Jon stood in the middle of our family room last night, a confused look on his face, fighting to hide the tears that were welling up in his eye. He had just heard the news that President Gordon B. Hinckley had died, and I could see his sweet, pure 16-year-old soul trying to process it.

Jon, are you OK? I asked.

Yeah, he said. I just . . . you know . . . never really thought about President Hinckley . . . you know . . . He couldnt bring himself to actually say it. Then he sighed: I just sort of figured hed always be the prophet.

And now, suddenly, he wasnt.

Such things can be disconcerting to those who are still coming to terms with things like faith and testimony and what it means to be a Mormon. Believe me, I knew what he was feeling. I felt it myself 38 Januarys ago.

I can still feel the burn in my chubby 14-year-old legs as I ran up the hill toward the Bountiful 14th Ward meetinghouse that brisk Sunday morning in January, 1970. My lungs ached from exertion, and my breath formed anxious little clouds in the cold winter air. I wanted to stop and rest or to at least slow down, but I just couldnt do it.

I had news — real news — for the ward council. They needed to hear this, and they needed to hear it right now. Mom said. She tried calling the bishops office on the phone, but there was no answer. So she had me slip on my Sunday shoes and she sent me up the hill to tell the ward council that President McKay was dead.

The news was stunning. At least it was to me. Sure, President McKay was bazillion years old. Sure, his health was frail. Sure, he hadnt actually spoken in conference for a long time. He was the prophet — the only prophet I had ever known, the only image that came to mind when we sang We Thank Thee, O God, for a Prophet. I knew he was old — he had all that white hair, for Petes sake — but I hadnt really thought about him dying.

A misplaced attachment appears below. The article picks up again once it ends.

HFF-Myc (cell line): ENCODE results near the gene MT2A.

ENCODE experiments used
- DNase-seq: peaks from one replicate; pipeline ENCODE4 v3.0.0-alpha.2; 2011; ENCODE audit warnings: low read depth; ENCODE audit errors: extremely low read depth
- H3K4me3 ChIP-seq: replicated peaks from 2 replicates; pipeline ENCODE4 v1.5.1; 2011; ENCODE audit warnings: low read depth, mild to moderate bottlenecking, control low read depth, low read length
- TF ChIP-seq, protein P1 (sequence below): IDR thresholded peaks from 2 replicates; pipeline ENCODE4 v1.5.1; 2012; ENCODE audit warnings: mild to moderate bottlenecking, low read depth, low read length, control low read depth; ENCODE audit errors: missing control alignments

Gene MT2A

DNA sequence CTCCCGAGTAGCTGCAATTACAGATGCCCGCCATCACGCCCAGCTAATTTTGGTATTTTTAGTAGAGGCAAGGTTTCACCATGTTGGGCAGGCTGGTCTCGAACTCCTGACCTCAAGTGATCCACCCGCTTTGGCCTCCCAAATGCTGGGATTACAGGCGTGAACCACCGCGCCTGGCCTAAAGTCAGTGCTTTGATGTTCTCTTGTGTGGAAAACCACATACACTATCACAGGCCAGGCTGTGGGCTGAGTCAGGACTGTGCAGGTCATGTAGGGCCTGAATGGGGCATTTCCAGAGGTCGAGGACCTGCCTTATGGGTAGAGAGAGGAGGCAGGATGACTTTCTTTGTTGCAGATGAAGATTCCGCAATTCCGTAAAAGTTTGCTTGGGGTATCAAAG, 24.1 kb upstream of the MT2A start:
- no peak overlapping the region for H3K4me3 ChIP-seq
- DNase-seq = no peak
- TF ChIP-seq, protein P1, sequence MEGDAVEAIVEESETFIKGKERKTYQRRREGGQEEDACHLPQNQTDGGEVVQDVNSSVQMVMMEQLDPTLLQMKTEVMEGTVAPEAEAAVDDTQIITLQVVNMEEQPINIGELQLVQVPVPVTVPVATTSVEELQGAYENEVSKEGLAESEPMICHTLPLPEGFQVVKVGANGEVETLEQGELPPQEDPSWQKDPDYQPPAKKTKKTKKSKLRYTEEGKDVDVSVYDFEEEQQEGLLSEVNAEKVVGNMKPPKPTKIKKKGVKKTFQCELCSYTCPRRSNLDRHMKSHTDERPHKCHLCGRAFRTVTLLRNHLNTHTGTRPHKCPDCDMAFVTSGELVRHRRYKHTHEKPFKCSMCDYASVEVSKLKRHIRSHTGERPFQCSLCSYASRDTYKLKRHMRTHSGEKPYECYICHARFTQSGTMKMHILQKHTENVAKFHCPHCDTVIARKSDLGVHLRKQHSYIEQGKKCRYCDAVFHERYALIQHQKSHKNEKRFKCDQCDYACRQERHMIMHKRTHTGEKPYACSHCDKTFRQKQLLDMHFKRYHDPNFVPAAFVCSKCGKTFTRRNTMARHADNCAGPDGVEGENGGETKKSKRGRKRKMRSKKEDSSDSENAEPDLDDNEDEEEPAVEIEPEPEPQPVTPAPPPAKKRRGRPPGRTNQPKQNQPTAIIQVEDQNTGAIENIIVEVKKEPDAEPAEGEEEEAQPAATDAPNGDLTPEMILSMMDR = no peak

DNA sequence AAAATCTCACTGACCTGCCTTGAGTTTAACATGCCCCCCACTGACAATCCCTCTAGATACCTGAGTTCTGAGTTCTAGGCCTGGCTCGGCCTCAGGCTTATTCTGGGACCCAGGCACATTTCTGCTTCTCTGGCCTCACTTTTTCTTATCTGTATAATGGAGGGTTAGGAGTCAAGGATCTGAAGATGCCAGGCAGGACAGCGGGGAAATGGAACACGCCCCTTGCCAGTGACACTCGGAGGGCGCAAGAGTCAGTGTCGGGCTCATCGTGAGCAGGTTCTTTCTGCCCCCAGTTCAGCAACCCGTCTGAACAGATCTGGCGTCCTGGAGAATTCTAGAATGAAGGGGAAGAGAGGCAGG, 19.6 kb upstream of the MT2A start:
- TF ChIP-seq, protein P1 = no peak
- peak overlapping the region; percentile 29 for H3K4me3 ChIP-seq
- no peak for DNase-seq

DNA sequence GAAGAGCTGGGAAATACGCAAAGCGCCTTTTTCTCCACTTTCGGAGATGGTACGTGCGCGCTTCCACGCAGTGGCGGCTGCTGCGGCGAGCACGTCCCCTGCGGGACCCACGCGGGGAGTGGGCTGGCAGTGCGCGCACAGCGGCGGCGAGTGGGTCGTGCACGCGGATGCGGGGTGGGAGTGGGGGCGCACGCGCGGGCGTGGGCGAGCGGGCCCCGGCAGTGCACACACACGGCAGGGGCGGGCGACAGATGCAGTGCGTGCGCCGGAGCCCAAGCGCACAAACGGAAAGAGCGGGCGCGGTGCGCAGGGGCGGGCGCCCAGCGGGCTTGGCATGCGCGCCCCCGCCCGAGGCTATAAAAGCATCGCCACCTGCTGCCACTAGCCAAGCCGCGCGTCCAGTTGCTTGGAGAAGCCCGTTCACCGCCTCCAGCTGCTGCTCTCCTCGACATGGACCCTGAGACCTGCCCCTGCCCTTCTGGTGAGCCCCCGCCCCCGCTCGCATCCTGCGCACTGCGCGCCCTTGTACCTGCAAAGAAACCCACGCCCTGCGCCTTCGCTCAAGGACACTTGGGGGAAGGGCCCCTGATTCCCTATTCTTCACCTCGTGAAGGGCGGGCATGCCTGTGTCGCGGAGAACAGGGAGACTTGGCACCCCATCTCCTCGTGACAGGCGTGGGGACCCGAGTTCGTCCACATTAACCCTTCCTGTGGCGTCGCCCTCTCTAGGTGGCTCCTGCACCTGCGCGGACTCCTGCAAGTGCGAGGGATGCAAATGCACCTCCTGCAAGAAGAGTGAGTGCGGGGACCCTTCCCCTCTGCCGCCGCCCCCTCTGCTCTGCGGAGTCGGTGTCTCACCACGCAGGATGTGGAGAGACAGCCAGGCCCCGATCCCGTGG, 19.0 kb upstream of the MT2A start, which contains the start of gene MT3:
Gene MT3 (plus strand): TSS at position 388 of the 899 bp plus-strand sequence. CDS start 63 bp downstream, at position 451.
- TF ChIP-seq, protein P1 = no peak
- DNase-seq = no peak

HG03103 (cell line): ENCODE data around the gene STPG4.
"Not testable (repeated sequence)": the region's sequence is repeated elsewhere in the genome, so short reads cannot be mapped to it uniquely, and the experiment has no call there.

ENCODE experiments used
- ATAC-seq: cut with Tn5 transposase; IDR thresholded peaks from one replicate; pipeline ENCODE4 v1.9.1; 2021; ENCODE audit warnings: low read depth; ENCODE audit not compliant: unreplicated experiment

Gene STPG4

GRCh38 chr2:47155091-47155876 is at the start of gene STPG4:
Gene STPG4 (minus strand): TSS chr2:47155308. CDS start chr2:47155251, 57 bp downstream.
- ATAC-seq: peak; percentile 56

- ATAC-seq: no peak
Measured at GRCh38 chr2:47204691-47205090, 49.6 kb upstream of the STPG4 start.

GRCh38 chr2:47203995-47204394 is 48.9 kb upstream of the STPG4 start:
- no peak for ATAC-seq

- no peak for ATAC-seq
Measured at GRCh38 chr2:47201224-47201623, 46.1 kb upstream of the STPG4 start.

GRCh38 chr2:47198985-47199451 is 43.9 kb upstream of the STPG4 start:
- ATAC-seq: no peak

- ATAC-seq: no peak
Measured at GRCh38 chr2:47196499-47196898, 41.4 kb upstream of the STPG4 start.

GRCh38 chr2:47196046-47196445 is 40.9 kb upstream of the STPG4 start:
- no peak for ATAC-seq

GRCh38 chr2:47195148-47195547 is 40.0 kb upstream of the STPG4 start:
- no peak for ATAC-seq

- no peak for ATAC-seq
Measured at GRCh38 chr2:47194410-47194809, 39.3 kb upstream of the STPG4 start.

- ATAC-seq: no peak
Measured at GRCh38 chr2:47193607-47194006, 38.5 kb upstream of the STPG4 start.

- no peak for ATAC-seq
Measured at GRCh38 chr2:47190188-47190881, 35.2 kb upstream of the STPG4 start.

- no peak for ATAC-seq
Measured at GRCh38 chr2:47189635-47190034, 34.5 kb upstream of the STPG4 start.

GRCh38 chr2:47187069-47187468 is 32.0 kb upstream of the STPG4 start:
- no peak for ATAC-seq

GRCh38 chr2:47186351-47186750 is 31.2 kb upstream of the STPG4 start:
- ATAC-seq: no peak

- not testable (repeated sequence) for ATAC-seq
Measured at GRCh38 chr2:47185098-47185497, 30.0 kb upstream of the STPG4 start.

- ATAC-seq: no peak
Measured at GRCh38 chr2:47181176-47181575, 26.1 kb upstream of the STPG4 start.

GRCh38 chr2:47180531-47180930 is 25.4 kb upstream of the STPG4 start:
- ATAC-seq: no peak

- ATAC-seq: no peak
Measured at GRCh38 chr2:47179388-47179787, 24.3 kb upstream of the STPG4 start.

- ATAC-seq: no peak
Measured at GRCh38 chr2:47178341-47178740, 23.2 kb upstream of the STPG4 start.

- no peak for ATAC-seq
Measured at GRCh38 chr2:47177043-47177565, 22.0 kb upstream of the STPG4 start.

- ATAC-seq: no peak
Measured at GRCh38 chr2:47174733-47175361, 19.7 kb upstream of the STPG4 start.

And now he was dead. I didnt know what to think. I didnt know what to feel. I didnt know what it meant. I just knew I felt anxious and concerned. And that I had to get the news to the ward council.


I didnt hesitate as I approached the bishops office door. I didnt even knock. I just turned the doorknob and burst in. Immediately, every eye in the room — and there were a bunch of them, both male and female, both old and young, both the wicked and the . . . uh, well, there were a lot of them — focused on me, and I just blurted out my news.

President McKay is dead! I said.

There was an audible gasp in the room, and the adults all looked at each other, trying to absorb what I had just said. Then I looked at my father, who was in the meeting as high priest group leader. Mom said you all would want to know.

And then, for some reason, I started to cry. I dont really know why. I just stood there at the door with tears trickling down my cheeks. Thankfully, I think Dad was the only one to notice, and he quickly stood and walked over to me, closing the door to the bishops office behind him.

"Are you OK, son? he asked.

Yeah, I said, trying unsuccessfully to hide my tears. Im OK. I just . . . you know . . . ran up here and . . . its cold and . . . you know . . . the prophet died . . .

Are you worried about that? Dad asked.

Well, I stammered, I just was wondering . . . you know . . . what do we do now? I mean, the prophet is dead. What do we do?

Well, Dad said, were going to spend a few days remembering President McKay. Well tell stories and well laugh and well cry. And then someone else will be called to take his place, and well move on. Well be fine, partly because of the great work President McKay did while he was here. But even as we move on without him, well always remember President McKay, and well always love him.

And I guess thats my message to Jon, and to the millions of Latter-day Saints who are for the first time saying goodbye to a beloved prophet. This is a time to remember, a time to reflect, a time to honor and a time to celebrate a remarkable life that has touched us all. When the time comes for us to move on — as inevitably we must — another man will be called to serve as president of the church, and we will love, honor and sustain him as we did President Hinckley.

But we will always remember President Hinckley.

And we will always love him.